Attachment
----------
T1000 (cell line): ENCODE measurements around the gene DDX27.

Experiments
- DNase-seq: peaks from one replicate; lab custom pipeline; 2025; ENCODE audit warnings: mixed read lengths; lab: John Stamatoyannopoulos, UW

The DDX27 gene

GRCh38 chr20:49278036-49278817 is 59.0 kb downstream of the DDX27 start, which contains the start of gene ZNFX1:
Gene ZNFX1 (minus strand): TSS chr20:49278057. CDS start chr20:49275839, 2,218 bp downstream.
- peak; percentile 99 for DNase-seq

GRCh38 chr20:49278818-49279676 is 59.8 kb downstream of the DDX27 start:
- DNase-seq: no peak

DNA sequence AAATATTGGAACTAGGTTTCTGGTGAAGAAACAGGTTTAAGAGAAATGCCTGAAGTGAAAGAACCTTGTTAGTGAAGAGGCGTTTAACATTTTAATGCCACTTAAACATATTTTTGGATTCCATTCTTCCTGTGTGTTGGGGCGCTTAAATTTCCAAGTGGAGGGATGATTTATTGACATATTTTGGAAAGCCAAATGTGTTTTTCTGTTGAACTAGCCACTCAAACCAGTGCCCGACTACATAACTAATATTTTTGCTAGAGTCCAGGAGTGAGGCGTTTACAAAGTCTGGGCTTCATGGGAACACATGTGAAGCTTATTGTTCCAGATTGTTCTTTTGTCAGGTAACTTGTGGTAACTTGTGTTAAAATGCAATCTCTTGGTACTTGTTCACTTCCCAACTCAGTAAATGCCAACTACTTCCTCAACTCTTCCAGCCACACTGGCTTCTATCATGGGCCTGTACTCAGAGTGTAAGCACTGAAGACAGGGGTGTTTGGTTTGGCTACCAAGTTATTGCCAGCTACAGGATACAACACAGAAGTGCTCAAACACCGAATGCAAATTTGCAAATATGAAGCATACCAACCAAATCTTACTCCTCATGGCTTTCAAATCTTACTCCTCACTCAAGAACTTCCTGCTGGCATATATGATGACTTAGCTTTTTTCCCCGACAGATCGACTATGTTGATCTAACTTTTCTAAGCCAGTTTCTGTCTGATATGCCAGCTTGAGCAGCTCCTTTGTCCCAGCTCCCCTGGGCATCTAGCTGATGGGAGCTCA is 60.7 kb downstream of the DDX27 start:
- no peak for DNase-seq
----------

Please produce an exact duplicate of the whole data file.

T1000 (cell line): ENCODE measurements around the gene DDX27.

Experiments
- DNase-seq: peaks from one replicate; lab custom pipeline; 2025; ENCODE audit warnings: mixed read lengths; lab: John Stamatoyannopoulos, UW

The DDX27 gene

GRCh38 chr20:49278036-49278817 is 59.0 kb downstream of the DDX27 start, which contains the start of gene ZNFX1:
Gene ZNFX1 (minus strand): TSS chr20:49278057. CDS start chr20:49275839, 2,218 bp downstream.
- peak; percentile 99 for DNase-seq

GRCh38 chr20:49278818-49279676 is 59.8 kb downstream of the DDX27 start:
- DNase-seq: no peak

DNA sequence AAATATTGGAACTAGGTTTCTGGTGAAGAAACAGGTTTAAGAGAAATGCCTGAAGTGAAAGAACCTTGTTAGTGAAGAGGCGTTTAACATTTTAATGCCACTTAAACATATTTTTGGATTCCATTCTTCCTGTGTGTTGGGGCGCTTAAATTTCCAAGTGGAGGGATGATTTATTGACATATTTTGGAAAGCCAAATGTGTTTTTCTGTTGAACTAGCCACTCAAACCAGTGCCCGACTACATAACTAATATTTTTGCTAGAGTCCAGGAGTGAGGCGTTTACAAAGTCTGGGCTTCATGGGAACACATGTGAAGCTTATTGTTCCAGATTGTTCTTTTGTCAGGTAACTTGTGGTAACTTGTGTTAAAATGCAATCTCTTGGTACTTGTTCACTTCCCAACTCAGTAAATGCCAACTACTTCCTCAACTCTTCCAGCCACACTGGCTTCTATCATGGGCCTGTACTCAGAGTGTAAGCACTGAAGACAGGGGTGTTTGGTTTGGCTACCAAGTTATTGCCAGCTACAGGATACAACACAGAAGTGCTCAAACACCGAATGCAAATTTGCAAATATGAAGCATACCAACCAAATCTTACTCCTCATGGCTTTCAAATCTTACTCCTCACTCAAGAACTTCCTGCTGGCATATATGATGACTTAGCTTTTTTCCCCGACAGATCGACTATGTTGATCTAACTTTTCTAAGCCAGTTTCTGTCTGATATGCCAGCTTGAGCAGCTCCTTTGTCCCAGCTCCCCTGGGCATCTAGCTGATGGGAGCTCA is 60.7 kb downstream of the DDX27 start:
- no peak for DNase-seq